ParaNorman is a very traditional Halloween movie. In that it’s set around the harvest, contains a lot of autumn imagery and historical New England iconography, and its plot has to do with monsters and a curse dating back to the colonial witch trials. Taking inspiration from numerous creepy movies yet still coming together incredibly well, the movie’s about a boy, Norman, who is a medium. An outcast both among his peers and his own family, he soon becomes the only person in town able to end a deadly scourge of the undead. The film is animated by Laika, a stop-motion animation studio that’s among the best in the world, and as usual for them, the visuals look spectacular. The designs are rigid, the look of the film spooky and grungy, but also elegant at times. It’s got a great voice cast, led by Kodi Smitt-McPhee in the title role, and the plot takes some interesting turns, resulting in a more tender story with an important message of compassion and kindness at its core. But still filled to the brim with Halloween imagery, fun, laughs, and frights.

Eyes Without A Face


Eyes Without a Face is as disturbing and insane as it is poetic and graceful. Written and directed by Georges Franju, from a novel by Jean Redon, it’s the story of a mad plastic surgeon kidnapping women to use as victims of a face transplant for his daughter, left deformed by a car accident. Years before Michael Myers popularized it, the vacant mask worn by Edith Scob is an even more horrifyingly expressionless visage. But the monster of the film, Pierre Brasseur’s Doctor Genessier is sinister in a subtle, insidious way, always seeming gentlemanly and acting out of love, while his assistant played by Alida Valli is hysterically loyal and cruel in her own way. Perhaps the films’ most famous sequence is a graphic surgery scene showing in (very inaccurate) detail the heterografting process. Despite this shocking level of gore, the movie has some beautifully evocative cinematography, lighting, and framing. Many critics have compared it to the work of Jean Cocteau, and it certainly has some of that lyrical flow and avant-garde sensibility that characterized most of his work -though filtered through a freaky concept that is sure to stick in your imagination.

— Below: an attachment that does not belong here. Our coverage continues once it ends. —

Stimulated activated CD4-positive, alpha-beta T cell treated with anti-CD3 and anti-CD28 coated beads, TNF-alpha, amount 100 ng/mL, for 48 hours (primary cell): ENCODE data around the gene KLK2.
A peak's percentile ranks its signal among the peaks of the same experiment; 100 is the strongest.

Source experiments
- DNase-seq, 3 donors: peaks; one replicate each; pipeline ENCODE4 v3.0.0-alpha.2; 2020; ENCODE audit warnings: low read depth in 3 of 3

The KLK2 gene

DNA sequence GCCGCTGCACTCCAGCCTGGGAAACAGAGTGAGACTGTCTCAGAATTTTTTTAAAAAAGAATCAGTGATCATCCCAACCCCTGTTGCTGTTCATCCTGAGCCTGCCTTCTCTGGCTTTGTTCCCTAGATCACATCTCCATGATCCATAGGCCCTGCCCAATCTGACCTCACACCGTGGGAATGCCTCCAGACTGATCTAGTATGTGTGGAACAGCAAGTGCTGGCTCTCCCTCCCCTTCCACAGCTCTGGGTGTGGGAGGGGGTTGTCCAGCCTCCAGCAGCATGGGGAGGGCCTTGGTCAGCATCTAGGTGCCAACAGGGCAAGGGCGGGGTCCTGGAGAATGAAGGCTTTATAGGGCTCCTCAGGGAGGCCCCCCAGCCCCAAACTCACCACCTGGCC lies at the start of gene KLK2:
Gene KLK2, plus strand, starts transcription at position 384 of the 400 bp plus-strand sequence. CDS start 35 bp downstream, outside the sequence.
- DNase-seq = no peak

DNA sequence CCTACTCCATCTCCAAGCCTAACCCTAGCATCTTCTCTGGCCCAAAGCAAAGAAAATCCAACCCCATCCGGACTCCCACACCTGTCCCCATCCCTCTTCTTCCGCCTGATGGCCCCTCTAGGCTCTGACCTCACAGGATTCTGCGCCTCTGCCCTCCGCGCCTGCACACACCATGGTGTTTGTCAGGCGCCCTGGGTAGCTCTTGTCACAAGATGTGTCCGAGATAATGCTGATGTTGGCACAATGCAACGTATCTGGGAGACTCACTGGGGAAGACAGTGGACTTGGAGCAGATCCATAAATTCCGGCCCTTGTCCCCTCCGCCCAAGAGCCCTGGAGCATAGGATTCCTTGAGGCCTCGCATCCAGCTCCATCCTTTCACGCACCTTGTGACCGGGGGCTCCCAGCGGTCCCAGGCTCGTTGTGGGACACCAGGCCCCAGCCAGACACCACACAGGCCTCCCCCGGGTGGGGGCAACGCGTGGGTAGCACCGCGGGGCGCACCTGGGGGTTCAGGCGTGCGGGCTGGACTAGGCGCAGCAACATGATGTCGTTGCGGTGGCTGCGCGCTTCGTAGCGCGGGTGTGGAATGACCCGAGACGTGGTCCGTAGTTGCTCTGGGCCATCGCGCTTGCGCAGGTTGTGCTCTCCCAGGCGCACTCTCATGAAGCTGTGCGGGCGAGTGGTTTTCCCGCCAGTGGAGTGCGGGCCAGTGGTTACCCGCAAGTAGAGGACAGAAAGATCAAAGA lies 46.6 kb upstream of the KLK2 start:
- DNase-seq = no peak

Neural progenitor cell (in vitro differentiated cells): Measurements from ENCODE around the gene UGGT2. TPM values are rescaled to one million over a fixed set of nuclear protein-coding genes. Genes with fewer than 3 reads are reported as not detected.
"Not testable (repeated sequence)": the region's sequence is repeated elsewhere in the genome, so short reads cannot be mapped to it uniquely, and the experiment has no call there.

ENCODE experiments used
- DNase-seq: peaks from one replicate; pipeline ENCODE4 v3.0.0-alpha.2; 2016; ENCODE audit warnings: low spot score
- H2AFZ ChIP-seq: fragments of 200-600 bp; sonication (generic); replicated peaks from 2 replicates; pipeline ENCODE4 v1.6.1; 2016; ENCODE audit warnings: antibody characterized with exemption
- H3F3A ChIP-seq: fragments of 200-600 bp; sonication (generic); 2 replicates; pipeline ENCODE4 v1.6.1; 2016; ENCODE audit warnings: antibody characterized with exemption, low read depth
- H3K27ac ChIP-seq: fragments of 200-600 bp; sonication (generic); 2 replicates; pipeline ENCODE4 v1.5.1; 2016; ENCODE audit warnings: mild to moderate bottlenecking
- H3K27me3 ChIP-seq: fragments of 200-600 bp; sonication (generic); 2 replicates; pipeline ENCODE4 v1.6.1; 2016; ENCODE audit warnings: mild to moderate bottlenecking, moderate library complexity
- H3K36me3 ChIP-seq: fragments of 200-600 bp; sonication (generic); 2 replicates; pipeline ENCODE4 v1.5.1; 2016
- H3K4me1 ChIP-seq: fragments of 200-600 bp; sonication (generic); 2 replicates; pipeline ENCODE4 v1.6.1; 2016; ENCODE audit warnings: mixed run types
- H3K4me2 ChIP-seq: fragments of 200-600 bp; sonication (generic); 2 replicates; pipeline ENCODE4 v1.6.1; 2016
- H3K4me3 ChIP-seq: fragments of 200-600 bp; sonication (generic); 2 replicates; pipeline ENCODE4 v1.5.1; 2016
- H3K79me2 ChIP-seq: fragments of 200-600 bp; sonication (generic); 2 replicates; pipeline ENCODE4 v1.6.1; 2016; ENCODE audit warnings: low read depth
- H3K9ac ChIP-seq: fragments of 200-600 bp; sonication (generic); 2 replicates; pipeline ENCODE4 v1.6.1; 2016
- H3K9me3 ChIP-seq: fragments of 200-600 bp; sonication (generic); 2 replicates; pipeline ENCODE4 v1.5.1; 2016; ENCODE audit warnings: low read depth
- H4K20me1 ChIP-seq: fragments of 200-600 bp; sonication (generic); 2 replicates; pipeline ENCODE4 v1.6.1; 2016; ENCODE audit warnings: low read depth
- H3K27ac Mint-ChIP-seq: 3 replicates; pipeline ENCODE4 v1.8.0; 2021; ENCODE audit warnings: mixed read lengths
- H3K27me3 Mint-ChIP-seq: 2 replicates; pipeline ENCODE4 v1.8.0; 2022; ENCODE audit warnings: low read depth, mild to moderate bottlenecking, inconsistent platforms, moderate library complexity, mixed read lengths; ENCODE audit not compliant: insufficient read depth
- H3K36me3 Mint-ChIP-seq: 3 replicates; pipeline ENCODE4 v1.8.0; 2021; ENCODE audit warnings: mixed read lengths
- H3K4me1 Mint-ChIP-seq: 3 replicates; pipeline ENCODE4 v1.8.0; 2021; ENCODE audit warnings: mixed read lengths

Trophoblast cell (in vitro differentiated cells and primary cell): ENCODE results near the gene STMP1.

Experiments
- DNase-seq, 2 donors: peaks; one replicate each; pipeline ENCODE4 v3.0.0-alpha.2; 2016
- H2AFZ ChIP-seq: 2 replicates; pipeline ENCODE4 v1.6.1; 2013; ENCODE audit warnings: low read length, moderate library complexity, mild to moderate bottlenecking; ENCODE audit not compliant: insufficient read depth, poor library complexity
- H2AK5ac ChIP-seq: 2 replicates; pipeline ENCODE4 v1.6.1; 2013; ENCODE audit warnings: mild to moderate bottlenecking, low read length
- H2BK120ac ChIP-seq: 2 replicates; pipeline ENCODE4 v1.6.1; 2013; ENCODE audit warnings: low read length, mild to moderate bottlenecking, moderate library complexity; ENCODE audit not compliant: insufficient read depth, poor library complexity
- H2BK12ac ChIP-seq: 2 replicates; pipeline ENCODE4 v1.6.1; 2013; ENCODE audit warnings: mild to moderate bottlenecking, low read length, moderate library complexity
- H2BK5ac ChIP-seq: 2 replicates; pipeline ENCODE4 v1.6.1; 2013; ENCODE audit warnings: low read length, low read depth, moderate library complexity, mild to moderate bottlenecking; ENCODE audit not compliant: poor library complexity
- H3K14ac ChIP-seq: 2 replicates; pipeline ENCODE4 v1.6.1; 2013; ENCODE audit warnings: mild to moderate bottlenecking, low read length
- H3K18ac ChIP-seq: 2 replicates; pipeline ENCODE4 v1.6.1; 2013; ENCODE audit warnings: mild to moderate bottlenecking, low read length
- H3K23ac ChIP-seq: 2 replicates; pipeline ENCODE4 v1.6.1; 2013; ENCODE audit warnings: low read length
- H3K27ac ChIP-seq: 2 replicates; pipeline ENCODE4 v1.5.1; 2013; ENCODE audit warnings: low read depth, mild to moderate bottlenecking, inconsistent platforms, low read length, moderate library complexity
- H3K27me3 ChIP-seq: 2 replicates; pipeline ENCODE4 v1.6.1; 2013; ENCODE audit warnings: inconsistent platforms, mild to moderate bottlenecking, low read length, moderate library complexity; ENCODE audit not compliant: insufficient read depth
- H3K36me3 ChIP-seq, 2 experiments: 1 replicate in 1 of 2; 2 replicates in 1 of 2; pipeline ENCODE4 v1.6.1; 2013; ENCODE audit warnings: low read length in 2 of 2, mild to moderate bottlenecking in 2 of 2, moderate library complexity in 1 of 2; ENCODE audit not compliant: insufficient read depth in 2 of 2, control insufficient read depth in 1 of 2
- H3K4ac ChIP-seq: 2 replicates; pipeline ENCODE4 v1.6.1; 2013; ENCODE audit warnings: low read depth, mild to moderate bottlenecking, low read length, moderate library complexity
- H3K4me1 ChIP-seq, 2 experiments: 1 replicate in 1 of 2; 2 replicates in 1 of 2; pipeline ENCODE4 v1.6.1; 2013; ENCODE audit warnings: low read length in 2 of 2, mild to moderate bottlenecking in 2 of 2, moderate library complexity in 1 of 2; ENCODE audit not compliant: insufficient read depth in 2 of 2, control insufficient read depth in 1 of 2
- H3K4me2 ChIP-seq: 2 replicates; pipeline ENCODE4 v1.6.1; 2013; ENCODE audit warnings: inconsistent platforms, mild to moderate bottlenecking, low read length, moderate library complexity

The Haunting


The Haunting may have recently gotten a critically acclaimed facelift by Mike Flanagan in the loosely adapted Netflix series The Haunting of Hill House, but Robert Wise’s first translation of Shirley Jackson’s brilliant ghost story is still the closest to the novels’ breathtaking atmosphere and acute psychological terror. It’s the story of a paranormal investigation conducted by a psychologist and three specially chosen guests in an old mansion called Hill House, the site of a number of grisly deaths. The story’s told from the perspective of Eleanor Vance, played by an incredible Julie Harris, and as she is simultaneously terrified by and drawn to the House, the lines are blurred between what’s evidence of a genuine haunting and what’s just the perception of her fractured mind. Richard Johnson, Claire Bloom, and Russ Tamblyn are all great as Eleanor’s companions, but Hill House itself is the most important star. Distorted camera tricks and a claustrophobic production design give the House its eerie, arcane, structurally awry look; and the cinematography, full of unusual tracking shots and uncomfortable low angles may be the best I’ve ever seen in a horror movie (yes, including The Shining). Abundantly suspenseful and intensely, memorably chilling (“whose hand was I holding?”), The Haunting is the perfect movie to keep you awake on a dark Halloween night.